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Behav Brain Res. 2012 Feb 1;227(1):184-93. doi: 10.1016/j.bbr.2011.10.050. Epub 2011 Nov 9.

Synaptic transmission changes in fear memory circuits underlie key features of an animal model of schizophrenia.

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Janssen Research & Development, A division of Janssen Pharmaceutica NV, Beerse, Belgium.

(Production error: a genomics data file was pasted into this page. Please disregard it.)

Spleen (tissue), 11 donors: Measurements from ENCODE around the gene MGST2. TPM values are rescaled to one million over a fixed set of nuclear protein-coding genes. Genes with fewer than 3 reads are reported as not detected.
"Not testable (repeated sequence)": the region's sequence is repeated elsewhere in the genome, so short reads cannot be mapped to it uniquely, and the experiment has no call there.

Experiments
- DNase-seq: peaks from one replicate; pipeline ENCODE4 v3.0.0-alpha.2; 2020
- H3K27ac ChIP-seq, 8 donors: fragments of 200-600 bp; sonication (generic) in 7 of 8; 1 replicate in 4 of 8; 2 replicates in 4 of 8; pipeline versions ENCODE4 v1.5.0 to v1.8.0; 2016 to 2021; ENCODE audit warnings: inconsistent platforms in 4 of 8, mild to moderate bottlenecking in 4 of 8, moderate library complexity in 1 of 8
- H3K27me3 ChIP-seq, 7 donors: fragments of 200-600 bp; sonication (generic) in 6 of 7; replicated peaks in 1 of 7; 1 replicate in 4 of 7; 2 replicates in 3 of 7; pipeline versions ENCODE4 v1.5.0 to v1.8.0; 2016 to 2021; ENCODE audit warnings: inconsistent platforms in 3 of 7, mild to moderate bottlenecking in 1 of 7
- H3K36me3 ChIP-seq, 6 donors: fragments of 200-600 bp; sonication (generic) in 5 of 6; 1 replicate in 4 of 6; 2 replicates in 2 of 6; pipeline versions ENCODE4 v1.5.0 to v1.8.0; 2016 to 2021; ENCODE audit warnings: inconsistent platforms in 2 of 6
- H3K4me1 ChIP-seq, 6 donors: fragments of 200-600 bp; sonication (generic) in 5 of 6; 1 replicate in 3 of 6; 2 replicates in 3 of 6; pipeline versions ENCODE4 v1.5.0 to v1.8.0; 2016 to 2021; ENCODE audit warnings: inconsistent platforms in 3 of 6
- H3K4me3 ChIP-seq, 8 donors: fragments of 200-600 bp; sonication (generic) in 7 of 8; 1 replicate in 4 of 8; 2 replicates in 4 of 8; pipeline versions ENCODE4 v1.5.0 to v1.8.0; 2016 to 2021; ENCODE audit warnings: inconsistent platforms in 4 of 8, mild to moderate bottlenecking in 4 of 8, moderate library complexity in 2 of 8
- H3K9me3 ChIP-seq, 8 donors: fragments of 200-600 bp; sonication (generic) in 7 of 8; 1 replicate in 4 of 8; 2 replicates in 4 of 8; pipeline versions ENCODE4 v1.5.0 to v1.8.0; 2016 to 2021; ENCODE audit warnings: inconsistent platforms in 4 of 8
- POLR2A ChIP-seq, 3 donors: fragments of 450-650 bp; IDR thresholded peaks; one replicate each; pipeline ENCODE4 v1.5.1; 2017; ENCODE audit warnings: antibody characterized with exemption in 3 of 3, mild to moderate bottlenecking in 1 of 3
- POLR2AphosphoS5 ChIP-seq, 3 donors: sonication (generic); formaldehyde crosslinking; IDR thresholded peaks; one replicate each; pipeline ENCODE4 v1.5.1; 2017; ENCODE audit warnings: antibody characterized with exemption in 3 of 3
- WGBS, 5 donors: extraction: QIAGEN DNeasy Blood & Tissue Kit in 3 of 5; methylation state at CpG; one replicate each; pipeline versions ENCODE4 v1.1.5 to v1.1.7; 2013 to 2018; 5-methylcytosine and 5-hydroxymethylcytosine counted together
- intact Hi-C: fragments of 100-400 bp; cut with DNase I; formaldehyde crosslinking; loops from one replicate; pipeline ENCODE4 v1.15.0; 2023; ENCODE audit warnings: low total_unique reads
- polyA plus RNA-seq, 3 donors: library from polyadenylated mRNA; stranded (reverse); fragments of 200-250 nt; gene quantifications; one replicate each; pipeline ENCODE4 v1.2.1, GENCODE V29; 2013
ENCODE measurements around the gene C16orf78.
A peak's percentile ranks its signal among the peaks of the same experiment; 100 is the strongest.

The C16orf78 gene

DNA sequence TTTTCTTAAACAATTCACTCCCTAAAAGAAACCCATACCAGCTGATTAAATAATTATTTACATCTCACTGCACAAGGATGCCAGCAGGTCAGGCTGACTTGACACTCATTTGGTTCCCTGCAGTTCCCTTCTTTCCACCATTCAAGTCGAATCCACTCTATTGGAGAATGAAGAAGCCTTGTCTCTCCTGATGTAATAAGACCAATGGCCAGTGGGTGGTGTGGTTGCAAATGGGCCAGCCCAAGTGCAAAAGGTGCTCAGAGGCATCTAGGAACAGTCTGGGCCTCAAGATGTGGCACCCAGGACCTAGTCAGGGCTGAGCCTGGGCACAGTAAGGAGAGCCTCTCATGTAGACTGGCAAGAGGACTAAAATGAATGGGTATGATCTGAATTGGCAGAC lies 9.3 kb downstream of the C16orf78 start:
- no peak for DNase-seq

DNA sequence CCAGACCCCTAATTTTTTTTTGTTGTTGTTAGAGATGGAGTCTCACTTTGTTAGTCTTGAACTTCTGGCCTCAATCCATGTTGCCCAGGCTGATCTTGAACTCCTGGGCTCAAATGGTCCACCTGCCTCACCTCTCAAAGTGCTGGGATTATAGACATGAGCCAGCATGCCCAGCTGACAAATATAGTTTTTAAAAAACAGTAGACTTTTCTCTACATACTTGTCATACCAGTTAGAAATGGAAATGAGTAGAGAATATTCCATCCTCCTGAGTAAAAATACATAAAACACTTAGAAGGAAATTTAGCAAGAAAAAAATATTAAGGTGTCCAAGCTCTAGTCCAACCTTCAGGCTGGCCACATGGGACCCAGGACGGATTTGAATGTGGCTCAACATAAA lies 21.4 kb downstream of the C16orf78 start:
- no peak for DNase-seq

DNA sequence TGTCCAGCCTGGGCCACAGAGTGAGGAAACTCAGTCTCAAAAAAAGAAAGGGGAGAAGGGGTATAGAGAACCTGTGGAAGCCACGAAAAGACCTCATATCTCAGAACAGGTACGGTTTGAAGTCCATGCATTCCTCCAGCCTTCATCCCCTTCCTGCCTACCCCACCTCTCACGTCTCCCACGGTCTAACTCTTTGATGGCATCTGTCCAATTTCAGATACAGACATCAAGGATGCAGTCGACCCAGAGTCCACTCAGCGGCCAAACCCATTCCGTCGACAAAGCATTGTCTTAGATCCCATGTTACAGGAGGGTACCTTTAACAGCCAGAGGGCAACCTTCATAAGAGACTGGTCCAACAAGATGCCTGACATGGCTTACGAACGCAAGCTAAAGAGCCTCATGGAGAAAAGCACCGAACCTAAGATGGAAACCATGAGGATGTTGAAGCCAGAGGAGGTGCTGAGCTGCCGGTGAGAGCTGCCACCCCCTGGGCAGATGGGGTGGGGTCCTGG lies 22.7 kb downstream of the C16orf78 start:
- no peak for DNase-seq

Non-competitive antagonists of the N-methyl-d-aspartate receptor (NMDA) such as phencyclidine (PCP) elicit schizophrenia-like symptoms in healthy individuals. Similarly, PCP dosing in rats produces typical behavioral phenotypes that mimic human schizophrenia symptoms. Although schizophrenic behavioral phenotypes of the PCP model have been extensively studied, the underlying alterations of intrinsic neuronal properties and synaptic transmission in relevant limbic brain microcircuits remain elusive. Acute brain slice electrophysiology and immunostaining of inhibitory neurons were used to identify neuronal circuit alterations of the amygdala and hippocampus associated with changes in extinction of fear learning in rats following PCP treatment. Subchronic PCP application led to impaired long-term potentiation (LTP) and marked increases in the ratio of NMDA to 2-amino-3(5-methyl-3-oxo-1,2-oxazol-4-yl)propionic acid (AMPA) receptor-mediated currents at lateral amygdala (LA) principal neurons without alterations in parvalbumin (PV) as well as non-PV, glutamic acid decarboxylase 67 (GAD 67) immunopositive neurons. In addition, LTP was impaired at the Schaffer collateral to CA1 hippocampal pathway coincident with a reduction in colocalized PV and GAD67 immunopositive neurons in the CA3 hippocampal area. These effects occurred without changes in spontaneous events or intrinsic membrane properties of principal cells in the LA. The impairment of LTP at both amygdalar and hippocampal microcircuits, which play a key role in processing relevant survival information such as fear and extinction memory concurred with a disruption of extinction learning of fear conditioned responses. Our results show that subchronic PCP administration in rats impairs synaptic functioning in the amygdala and hippocampus as well as processing of fear-related memories.

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